Walters attended a technical high school in his native Jamaica before coming to New York City in the 1980s. He got his 1990 BSCS at Lehman College (New York, NY).
He was recruited to work for the MTA at a job fair. “I had pursued my undergraduate degree with the view that I would be a programmer,” Walters says. “But as I got more work experience, centralized traffic control systems emerged as an interesting area to work in.”
That interest led him to City College of New York, where he received a 2002 MSCE with a concentration in transportation management. Walters notes that the MTA has various programs to help employees succeed, including tuition reimbursement.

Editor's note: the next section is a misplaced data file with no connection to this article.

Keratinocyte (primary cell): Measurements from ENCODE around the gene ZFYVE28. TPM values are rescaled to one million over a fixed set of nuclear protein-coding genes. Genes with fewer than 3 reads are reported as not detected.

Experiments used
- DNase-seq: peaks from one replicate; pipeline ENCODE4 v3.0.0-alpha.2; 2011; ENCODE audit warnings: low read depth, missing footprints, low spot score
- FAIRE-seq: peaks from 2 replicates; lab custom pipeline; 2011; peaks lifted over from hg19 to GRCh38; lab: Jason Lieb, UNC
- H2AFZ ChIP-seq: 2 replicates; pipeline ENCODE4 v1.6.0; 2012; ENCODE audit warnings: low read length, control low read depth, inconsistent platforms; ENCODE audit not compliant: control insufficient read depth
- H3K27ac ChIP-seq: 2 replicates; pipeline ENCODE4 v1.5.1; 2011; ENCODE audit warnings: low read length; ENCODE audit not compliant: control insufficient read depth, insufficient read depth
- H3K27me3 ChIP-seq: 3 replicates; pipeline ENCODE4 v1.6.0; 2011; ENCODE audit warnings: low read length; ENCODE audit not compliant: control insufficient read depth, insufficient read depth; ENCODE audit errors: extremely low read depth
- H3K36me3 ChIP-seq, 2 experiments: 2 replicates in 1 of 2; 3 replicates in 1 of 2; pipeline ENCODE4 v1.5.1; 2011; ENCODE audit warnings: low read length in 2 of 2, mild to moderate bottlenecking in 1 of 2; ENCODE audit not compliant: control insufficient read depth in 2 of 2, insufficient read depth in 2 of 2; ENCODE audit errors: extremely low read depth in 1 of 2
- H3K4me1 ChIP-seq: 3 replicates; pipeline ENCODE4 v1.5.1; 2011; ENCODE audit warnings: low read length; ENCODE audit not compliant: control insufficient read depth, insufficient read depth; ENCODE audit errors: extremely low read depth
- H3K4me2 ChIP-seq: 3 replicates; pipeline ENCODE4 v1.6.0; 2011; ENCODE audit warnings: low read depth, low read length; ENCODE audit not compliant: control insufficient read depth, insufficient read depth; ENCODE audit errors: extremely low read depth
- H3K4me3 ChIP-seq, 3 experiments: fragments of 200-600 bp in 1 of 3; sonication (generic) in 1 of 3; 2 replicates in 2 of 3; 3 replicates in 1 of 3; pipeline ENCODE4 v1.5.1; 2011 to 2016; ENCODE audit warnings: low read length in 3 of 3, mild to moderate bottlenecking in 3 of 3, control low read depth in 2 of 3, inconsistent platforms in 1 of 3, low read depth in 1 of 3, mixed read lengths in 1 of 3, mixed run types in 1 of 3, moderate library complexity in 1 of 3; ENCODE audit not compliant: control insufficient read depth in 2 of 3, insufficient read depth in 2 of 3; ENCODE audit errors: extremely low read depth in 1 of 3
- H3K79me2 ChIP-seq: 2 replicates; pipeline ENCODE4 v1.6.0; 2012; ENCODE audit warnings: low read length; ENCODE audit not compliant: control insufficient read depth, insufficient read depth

“Over the years, the skill set needed from workers has changed. Where once we had serial connections to a microcomputer sitting somewhere in one room, we now have wireless networking. In a station a hundred miles from here, a network switching systems operator-maintainer can actually see what the rail traffic controllers are seeing.”
MTA’s workplace reflects the community
“Our goal is to create an inclusive and diverse work environment by reaching out to the community we serve,” according to Robert Rodriguez, director for diversity and equal opportunity. “We are considered one of the top railroad companies in the country. We appreciate that and feel it’s a testament to our workforce.”